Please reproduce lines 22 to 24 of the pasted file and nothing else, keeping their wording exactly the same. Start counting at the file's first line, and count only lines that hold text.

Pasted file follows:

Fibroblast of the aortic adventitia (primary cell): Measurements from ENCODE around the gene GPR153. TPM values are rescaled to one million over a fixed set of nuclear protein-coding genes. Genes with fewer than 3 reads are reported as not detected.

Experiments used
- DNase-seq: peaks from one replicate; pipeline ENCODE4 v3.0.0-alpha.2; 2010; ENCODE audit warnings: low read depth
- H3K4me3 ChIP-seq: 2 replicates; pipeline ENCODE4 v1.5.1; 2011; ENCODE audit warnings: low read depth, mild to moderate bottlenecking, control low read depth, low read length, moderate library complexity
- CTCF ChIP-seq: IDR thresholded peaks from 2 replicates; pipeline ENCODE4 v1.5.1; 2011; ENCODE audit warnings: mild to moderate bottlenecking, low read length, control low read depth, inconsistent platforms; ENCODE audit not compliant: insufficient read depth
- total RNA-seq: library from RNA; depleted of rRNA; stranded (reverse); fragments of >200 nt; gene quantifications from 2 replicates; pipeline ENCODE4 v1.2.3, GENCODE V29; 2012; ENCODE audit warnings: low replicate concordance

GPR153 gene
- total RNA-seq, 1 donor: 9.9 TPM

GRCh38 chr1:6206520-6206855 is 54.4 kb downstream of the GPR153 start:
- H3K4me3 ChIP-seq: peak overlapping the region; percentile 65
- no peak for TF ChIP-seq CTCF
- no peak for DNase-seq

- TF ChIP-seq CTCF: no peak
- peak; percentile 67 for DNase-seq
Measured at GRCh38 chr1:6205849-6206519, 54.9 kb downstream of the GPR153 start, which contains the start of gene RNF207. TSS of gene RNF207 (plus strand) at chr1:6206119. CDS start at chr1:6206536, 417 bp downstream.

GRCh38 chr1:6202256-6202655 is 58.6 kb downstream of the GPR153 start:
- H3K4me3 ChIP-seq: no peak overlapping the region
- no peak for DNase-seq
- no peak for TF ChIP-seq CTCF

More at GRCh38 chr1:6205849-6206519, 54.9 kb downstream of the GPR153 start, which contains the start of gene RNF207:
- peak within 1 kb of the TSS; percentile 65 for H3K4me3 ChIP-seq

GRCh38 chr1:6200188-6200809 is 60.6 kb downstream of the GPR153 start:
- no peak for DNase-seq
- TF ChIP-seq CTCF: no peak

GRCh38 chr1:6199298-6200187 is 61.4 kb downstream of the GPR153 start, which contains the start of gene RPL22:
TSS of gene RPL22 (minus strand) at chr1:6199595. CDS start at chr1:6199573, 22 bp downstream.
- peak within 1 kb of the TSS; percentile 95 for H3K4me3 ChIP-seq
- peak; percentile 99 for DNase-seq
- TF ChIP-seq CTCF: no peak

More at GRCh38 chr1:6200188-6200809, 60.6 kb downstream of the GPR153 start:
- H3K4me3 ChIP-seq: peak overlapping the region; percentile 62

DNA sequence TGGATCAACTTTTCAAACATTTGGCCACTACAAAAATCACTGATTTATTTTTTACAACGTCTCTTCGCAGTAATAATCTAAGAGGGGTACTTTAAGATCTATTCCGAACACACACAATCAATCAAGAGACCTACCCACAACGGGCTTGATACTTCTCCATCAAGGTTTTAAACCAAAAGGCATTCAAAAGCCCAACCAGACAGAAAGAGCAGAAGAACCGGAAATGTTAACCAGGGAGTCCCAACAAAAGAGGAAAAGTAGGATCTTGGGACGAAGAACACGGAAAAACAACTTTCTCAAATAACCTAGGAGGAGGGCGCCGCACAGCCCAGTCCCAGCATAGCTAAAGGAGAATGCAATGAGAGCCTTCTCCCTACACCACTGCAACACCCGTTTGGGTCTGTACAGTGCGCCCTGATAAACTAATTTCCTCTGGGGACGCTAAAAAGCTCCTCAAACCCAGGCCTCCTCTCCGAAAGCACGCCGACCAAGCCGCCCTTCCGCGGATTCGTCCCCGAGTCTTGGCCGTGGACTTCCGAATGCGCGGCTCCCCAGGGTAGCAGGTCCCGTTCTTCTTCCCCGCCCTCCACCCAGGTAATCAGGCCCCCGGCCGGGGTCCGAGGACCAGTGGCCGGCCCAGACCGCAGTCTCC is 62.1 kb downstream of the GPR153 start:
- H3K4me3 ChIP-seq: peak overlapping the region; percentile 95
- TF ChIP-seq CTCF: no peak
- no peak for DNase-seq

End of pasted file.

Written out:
GRCh38 chr1:6200188-6200809 is 60.6 kb downstream of the GPR153 start:
- no peak for DNase-seq
- TF ChIP-seq CTCF: no peak